This trend isn’t dissipating any time soon, especially considering the introduction of robotic labor in manufacturing industries. This means that overall productivity no longer has to be measured by the amount of goods exiting a factory, something that can certainly be increased through more labor hours, and rather by the quality and attentiveness of service and sales, something that can only be increased through positive employee mental health.

Second, when the five-day work week was implemented (and for many decades following), the standard structure of American households had one individual who was capable of taking care of domestic tasks, such as ensuring that children were fed, bathed, and educated, while the spouse worked to provide for the  household. This meant that the weekend was a time to savor life and family. Yet now, the typical American household has both parents working eight-hour shifts, five days a week, and often, due to the 1950’s demographic shift to suburbia, with very long commutes. This leaves little room for the necessities of domestic life, such as cooking and cleaning, meaning that only a comparative sliver of time can be spent engrossed in hobbies or socializing, or whatever else people find delight in doing. The four-day work week would provide at least an extra day for Americans to focus on something other than working, both at work and home.

But if human life being imbued with some amount of meaning isn’t persuasive enough, perhaps arguments of capitalistic gain will be.

Much as its predecessor did, the four-day workweek has the potential to bolster the American economy and thereby its position on the world stage as an economic superpower. With the two-day weekend in 1926, when workers had more free time, they spent more on entertainment and home goods. This fortified the American economy; these benefits increased as more and more employers implemented the five-day workweek. The same increase in spending will likely occur today if people could spend a third day outside of their jobs, which would benefit many industries, including entertainment, construction, restaurants, automobiles, and more.

Granted, the opulence and over-speculation of the 1920s did play a large role in causing the Great Depression. But with modern government checks and balances, the economic activity engendered by the four-day work week would likely have the opposite effect, especially considering that there would not be more capital in circulation; rather it would be spent in more sectors.

That being said, it is important to note that the ultimate goal of decreasing labor hours is about de-commodifying the American workforce, not further benefiting the privileged.

The four-day workweek would act just as symbiotically as the five-day workweek did. The American individual would live a better life, and as a result would labor with improved productivity, efficiency, and ultimately, greater profitability for the employer.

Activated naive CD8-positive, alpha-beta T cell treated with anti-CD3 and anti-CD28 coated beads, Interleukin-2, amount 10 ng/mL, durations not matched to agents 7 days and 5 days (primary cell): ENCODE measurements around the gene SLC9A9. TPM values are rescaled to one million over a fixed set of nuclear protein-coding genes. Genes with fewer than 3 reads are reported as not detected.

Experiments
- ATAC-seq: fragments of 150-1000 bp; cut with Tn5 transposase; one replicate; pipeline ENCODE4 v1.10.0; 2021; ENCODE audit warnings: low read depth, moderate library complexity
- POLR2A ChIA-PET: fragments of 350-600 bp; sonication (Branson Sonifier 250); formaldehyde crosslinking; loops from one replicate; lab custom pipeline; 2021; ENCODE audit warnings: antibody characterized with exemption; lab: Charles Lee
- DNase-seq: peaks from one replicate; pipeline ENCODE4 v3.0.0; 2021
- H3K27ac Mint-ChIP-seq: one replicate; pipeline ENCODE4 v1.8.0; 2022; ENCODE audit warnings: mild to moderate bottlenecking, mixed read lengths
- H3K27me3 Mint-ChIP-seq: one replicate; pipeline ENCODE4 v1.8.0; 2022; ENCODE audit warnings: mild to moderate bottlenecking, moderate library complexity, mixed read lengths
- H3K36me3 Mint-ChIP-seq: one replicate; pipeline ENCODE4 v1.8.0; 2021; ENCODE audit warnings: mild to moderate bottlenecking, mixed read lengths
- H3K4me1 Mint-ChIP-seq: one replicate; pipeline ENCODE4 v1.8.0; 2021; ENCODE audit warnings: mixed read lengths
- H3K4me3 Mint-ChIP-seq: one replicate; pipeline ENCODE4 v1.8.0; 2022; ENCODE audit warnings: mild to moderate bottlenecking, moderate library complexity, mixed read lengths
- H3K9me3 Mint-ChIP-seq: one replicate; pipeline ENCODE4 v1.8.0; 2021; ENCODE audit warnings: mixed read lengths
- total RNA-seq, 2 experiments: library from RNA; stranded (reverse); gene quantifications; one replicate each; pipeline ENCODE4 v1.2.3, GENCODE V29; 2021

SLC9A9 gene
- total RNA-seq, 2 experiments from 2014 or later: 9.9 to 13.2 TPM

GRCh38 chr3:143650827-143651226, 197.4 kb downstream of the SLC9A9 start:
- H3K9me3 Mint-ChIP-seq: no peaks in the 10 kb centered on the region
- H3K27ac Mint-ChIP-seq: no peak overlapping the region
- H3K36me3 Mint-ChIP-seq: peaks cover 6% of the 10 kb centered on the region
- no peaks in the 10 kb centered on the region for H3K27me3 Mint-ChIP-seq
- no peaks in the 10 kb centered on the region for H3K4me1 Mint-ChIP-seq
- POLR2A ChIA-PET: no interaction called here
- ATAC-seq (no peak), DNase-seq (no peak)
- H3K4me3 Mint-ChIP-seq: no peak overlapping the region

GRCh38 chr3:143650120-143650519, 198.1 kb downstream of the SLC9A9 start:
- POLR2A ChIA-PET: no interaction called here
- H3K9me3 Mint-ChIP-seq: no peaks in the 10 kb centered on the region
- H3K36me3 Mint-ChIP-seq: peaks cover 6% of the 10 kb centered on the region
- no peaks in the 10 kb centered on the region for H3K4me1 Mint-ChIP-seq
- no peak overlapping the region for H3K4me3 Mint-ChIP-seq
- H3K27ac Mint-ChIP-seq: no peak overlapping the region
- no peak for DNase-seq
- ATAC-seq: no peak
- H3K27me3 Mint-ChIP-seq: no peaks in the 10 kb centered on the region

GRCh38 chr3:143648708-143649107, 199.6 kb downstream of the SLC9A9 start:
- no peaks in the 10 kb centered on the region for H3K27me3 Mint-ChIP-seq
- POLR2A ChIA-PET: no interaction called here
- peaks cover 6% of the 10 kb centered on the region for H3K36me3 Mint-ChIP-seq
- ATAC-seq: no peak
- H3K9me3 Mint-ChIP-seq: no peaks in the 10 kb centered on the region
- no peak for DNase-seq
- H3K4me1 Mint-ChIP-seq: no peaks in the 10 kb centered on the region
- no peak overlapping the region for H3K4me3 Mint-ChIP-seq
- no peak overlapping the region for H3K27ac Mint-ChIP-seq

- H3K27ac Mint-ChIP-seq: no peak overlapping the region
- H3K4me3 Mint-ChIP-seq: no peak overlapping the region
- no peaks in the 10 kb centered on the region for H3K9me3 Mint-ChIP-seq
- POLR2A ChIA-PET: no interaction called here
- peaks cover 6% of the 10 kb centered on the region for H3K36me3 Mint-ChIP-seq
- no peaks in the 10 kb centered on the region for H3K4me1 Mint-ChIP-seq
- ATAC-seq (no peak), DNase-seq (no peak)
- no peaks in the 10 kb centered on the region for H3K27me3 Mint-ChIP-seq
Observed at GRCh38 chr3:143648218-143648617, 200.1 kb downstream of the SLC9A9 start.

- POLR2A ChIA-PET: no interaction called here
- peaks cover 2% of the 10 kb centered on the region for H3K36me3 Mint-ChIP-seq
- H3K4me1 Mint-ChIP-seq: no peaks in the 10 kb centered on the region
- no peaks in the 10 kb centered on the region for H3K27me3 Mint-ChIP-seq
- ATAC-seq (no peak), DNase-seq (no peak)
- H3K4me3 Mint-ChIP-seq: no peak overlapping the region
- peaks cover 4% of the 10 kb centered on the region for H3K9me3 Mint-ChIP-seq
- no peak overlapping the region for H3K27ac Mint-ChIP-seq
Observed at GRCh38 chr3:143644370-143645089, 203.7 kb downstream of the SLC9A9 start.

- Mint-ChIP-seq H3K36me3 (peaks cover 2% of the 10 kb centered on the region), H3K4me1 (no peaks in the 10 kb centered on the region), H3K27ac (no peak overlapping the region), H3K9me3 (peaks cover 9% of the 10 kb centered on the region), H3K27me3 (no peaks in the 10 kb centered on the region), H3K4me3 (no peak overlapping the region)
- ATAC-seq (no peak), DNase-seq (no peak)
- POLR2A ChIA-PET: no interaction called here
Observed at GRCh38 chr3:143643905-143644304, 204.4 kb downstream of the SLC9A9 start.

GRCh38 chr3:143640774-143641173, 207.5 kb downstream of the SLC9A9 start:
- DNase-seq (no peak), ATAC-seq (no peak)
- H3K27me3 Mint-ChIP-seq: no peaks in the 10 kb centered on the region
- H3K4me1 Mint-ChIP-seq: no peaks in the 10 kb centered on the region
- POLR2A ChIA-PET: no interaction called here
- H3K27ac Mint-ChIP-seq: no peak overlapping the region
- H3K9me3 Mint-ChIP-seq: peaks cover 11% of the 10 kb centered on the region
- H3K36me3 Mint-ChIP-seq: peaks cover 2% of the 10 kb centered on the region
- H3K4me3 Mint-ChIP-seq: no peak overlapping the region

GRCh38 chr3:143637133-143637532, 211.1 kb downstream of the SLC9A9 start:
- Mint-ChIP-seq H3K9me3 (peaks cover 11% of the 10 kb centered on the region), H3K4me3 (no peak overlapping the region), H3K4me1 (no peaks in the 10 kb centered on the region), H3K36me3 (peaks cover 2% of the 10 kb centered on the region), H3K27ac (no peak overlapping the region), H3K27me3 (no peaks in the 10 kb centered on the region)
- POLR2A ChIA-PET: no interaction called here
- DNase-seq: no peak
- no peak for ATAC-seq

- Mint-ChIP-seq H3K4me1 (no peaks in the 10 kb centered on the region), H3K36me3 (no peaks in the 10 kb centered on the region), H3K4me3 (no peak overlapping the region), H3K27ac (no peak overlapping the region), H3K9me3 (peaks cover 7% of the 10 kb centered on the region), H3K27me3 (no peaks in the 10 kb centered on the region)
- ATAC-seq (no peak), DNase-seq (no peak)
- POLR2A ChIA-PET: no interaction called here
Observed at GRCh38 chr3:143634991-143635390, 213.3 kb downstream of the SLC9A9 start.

Many acknowledge that the real threat that employers face with the four-day workweek is not economic, but social. This is because the less that American citizens toil, the more they will likely understand there truly is more to life than working, and it will be harder for corporations to justify their own self-interest as for the benefit of all.

Here’s what a few Santa Fe High community members have to say about the four-day workweek:

Mr. Caldwell, the AP U.S. Government and AP European History teacher, states, “I think there’s a lot of evidence that suggests the four-day workweek leads to productivity in business, but I would like to see more on the four-day workweek for educators and schools… especially during… high school.”

“I personally had a four-day school week throughout elementary school,” states senior Merrick Word-Brown, “and I feel like I learned just as much as my peers from other schools that had five-day weeks.” He continues, “There’s a lot of busy work and wasted time at school, and with an emphasis on quality instruction, you could learn just as much in four days a week.”

A student who wishes to remain anonymous states, “On the one hand, I think there is definitely a lot of merit to the idea that if you have less time you are going to use it wiser, and being at school there are a lot of wasted hours that aren’t productive. On the other hand, what are those new hours going to, and are they going to be used well?”

Another student says, “We probably should be able to have a four-day work week.… Overworking is obviously not good for humans, but at a certain point, work does provide some benefits.”

“I think [the four-day work week] is actually really good,” says Gabbi Herbert. “Our mental health is clearly out of whack, and I feel like cutting down the amount of time that we are in school and work and in an environment when we aren’t expressing ourselves is something good to get away from.”